• Sayo

      June 5, 2017 at 9:29 pm

      Nothing to add. Wow is all I can say. Well said. Let me put small jara. You will employ a driver and pay him 20k to be driving a 10 million naira car and you have the nerve to complain about the system. Thunder fire you. Yes I said so. This same driver will pick your children from their millions of naira school. Drive you to shop and restaurants and parties dripping in gold and designers. He will drop you at the airport and watch as you fly away to enjoy but you can’t pay him a living wage. Where he lives, you don’t know. You expect him to be at your house by 7am sharp. Poor man probably woke up at 4am to be able to get to your house in Lekki for 7 and will get home 12am because you won’t release him on time. At least there’s social housing in london for the low paid and those that move out they can take the train or bus and they have set opening and closing time. Your house maid that you watch over your million naira houses and possessions, you pay 15k and expect to do everything and more. Why won’t they sleep with your randy husbands. Who no like better thing. Who poverty epp? The way we treat people we see beneath us is what like you said disgusts me. I thought my mama raised me with respect but mehn I was re raised about respect. My neighbours husband drives a truck. Ordinarily if it was nigeria he shouldn’t even be on the same “social class” as me. Guess what. He is my neighbour. As I got a mortgage, he too got a mortgage. We share a fence. He earns way more than many office workers. Truck driver o. Gowan on holidays to Spain and France at will. Even if you are not university educated the system has skills you can acquire to survive and earn a living. Call out charge for electcian £95. See plumbers balling. Let me not talk too much. We just collected salary last week. Chancellor of the Ex chequer don collect their own. I don’t mind. What’s left is still plenty and I have peace of mind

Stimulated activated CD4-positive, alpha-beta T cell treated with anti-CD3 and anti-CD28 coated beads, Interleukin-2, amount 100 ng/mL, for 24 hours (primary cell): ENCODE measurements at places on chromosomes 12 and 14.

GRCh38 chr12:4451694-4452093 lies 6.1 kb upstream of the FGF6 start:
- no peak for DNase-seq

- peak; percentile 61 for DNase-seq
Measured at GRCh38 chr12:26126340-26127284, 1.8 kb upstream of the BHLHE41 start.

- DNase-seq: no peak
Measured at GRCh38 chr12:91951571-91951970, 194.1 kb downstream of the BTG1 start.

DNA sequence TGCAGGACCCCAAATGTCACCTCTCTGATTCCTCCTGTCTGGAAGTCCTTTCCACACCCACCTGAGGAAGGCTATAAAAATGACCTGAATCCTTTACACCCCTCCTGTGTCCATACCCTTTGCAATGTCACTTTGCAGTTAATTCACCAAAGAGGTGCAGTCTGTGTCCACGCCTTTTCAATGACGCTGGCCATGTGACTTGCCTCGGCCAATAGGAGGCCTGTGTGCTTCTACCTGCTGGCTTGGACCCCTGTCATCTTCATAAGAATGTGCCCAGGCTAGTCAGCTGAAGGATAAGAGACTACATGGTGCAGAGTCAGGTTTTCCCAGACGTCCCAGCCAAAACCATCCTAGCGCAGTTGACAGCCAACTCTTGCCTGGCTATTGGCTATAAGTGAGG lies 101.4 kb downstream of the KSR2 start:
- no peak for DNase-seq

• Lacey

      June 5, 2017 at 9:55 pm

      @ Mama Charlie!!! Your comment just made my day!!! We must take Nigeria out of hands of selfish leaders!!! They will cook live chicken stew and ask their maids to cook that cheap fish stew for themselves, giving your children bacon and eggs with bread and tell house maid to eat bread and Lipton!!! The Noveau rich in Nigeria are the most wicked human beings on earth!!! They steal funds and turn around to carry themselves like peacocks and still not take care of their drivers and security!!!

    • I no dey come

      June 6, 2017 at 3:19 am

      Now this is a well-written piece! That is it. I left Nigeria because my yellow paw-paw self was not ready to climb thte corporate latter on my back – and yes, that was literally the demand everywhere I went. I this Amreeka, I climb when I have the buzz to climb. I research what I need for the next level, I work towards it, and bingo. I may have a few hiccups but they are EXPLAINABLE. Even racism is more humane than the sexual assault women are subjected to in Nigeria. There was not a single place I went to that I was not solicited. No, I am not the finest girl on earth. I was just YELLOW. God will punish all those men. I was lucky though, I had passport. So I was able to run. I still wonder -if I was from a poor family and I had no way out of poverty, would I be forced into sleeping with bosses to get ahead? Thank God for mercies. That is why I dont judge the runs girls.